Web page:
Q We recently prepared a bid package for work that needed to be done in town. The lowest bid was by a company that we trust and that we know does good work. However, the bid they submitted was not entirely complete. I know that minor irregularities can be waived (and we included language to that effect in the specifications), but what does that mean? Do we have to award the bid to the next lowest bidder?
A In general, towns accepting bids have very little leeway to waive anything other than a minor irregularity. A minor irregularity is one that, if waived, would not give one bidder an advantage over another. Courts have been very strict in limiting the ability to waive errors and omissions; in fact, “strict compliance is required, and a municipality generally is without discretion to accept a defective bid.” Meadowbrook Carting Co. v. Borough of Island Heights, 138 N.J. 307, (1994).
In Meadowbrook, the low bidder failed to include three documents: the consent of surety, certificate of insurance, and an ownership disclosure statement. The Supreme Court set out two standards that should guide municipalities in deciding whether or not to waive a defect:
1. Whether the effect of the waiver would be to deprive the municipality of its assurance that the contract will be entered into, performed and guaranteed according to specification requirements;
2. Whether it is of such a nature that its waiver would adversely affect competitive bidding by placing the bidder in a position of advantage over other bidders or by otherwise undermining the necessary common standard of competition.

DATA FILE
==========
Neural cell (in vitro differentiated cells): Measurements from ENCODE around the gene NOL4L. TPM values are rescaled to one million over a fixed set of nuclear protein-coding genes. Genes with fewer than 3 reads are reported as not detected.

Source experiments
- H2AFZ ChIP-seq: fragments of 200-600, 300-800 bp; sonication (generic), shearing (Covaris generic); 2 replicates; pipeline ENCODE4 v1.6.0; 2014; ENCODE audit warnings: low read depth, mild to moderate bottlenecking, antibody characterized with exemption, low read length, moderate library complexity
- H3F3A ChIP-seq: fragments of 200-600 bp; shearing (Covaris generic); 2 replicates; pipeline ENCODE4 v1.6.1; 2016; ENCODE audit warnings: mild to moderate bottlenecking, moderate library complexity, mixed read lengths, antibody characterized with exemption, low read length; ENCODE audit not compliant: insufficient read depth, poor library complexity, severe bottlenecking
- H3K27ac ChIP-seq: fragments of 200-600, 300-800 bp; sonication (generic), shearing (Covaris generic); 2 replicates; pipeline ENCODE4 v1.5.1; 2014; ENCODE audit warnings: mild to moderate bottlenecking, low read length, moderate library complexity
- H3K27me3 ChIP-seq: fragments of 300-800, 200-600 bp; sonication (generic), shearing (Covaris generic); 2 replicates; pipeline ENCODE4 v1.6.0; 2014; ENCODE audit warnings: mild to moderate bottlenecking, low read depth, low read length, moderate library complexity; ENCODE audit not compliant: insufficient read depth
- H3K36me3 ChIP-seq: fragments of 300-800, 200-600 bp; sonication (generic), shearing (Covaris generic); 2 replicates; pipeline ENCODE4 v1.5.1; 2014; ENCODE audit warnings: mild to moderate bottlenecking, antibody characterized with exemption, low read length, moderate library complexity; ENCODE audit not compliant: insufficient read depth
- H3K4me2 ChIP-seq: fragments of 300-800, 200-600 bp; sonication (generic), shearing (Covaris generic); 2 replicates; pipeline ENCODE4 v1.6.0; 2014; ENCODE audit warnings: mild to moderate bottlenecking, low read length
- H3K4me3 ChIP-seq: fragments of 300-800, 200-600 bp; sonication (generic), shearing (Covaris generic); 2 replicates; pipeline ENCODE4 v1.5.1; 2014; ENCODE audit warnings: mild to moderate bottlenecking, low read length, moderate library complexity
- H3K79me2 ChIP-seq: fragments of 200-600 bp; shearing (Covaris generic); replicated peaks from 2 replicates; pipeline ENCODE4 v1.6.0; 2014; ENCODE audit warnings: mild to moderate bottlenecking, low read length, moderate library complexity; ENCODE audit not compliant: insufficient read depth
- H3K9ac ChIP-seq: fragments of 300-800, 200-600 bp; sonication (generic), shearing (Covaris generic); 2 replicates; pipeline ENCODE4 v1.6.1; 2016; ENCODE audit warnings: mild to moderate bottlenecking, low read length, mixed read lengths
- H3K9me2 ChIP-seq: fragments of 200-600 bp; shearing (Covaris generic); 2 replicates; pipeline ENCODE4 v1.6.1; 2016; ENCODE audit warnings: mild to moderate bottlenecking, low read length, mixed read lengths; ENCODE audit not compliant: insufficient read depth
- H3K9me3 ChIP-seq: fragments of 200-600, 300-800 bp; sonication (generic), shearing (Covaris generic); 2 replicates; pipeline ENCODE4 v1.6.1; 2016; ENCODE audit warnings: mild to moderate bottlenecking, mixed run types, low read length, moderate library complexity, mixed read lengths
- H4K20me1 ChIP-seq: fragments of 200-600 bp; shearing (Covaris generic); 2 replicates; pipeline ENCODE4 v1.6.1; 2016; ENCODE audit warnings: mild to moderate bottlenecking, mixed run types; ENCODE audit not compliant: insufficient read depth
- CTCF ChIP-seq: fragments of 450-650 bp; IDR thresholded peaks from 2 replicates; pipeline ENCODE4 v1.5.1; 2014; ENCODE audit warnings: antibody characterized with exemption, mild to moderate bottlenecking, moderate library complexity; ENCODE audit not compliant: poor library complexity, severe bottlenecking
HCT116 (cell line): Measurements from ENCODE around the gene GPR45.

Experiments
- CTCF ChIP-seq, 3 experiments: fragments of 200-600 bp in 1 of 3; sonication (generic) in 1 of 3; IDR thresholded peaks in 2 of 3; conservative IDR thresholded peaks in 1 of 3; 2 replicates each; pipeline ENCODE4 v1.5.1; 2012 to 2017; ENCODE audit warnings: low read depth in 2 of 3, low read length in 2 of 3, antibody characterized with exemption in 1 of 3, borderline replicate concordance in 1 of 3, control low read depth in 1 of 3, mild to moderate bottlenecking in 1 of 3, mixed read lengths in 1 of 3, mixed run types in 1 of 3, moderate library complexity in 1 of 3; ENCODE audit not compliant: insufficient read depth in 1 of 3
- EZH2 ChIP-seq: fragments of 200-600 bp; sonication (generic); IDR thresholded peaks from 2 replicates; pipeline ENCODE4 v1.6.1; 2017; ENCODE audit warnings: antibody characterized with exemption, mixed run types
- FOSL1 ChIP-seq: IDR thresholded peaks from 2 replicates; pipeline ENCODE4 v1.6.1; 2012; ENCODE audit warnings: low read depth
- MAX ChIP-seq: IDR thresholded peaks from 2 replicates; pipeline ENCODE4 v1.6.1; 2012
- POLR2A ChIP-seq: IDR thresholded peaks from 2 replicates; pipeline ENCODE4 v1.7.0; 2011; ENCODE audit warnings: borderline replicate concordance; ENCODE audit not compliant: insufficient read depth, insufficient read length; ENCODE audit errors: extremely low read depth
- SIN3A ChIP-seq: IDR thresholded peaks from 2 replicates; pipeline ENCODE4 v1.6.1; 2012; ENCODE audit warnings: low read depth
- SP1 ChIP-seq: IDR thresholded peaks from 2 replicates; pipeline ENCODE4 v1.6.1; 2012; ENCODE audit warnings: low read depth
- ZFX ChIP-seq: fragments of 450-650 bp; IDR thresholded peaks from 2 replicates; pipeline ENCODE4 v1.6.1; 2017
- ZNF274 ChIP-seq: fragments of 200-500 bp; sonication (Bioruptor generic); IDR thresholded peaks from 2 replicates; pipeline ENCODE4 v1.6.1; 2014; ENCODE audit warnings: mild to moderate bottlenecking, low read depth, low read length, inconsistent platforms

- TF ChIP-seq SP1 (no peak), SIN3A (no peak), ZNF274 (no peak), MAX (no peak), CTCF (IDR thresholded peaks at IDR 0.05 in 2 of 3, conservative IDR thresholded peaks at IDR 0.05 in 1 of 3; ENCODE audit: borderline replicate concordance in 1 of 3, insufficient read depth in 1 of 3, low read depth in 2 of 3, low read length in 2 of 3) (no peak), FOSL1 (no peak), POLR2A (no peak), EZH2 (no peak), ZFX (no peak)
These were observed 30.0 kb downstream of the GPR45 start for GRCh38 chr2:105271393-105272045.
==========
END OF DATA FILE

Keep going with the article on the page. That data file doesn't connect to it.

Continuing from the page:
The Supreme Court was most concerned about the failure to include the consent of surety. Despite the fact that it may cause increased costs for local contracting units, they determined that this is not a curable defect and the bid, even if lowest, must be rejected.
From a practical standpoint, however, attempting to cure even a minor defect or irregularity will, in many cases, involve litigation with other bidders who believe they are now at a disadvantage. In most cases, the most prudent course is to reject all bids and re-advertise the bid
Q We are a civil service town. I’d like to know what
the restrictions and processes are for disciplining an employee?
A The Civil Service Law does provide some protections to employees facing “major discipline.” In general, the law defines major discipline as termination, demotion, or a suspension of more than five working days. In general, anything less than this is considered minor discipline and the Civil Service Laws do not normally apply.
Under Civil Service regulations, major discipline is only available for the following reasons:
1. incompetency, inefficiency or failure to perform duties;
3. inability to perform duties;
4. chronic or excessive absenteeism or lateness;
5. conviction of a crime;
6. conduct unbecoming a public employee;
7. neglect of duty;
8. misuse of public property, including motor vehicles;
9. discrimination that affects equal employment opportunity (as defined in N.J.A.C. 4A:7-1.1), including sexual harassment;
10. violation of federal regulations concerning drug and alcohol use by and testing of employees who perform functions related to the operation of commercial motor vehicles, and State and local policies issued thereunder;
11. violation of New Jersey residency requirements as set forth in P.L. 2011, c. 70; and,
12. other sufficient cause. “Other sufficient cause” has in the past included abuse of an institutional client, a history of persistent minor offenses taken cumulatively, and a threat of assault against a coworker.
Prior to any major discipline, the employee must be serviced with a Preliminary Notice of Disciplinary Action, which must include the nature of the charges, any facts supporting those accusations, and the specific penalty the town seeks to impose. With limited exceptions, the employee must also receive a hearing before receiving any major discipline if they request it.
The hearing is held before the appointing authority or its representative. The employee may be represented by an attorney and cannot be cross examined unless they choose to testify. The appointing authority has 20 days to issue their decision, which may then be appealed to the Civil Service Commission
This column is for informational purposes only, and is not intended as legal advice.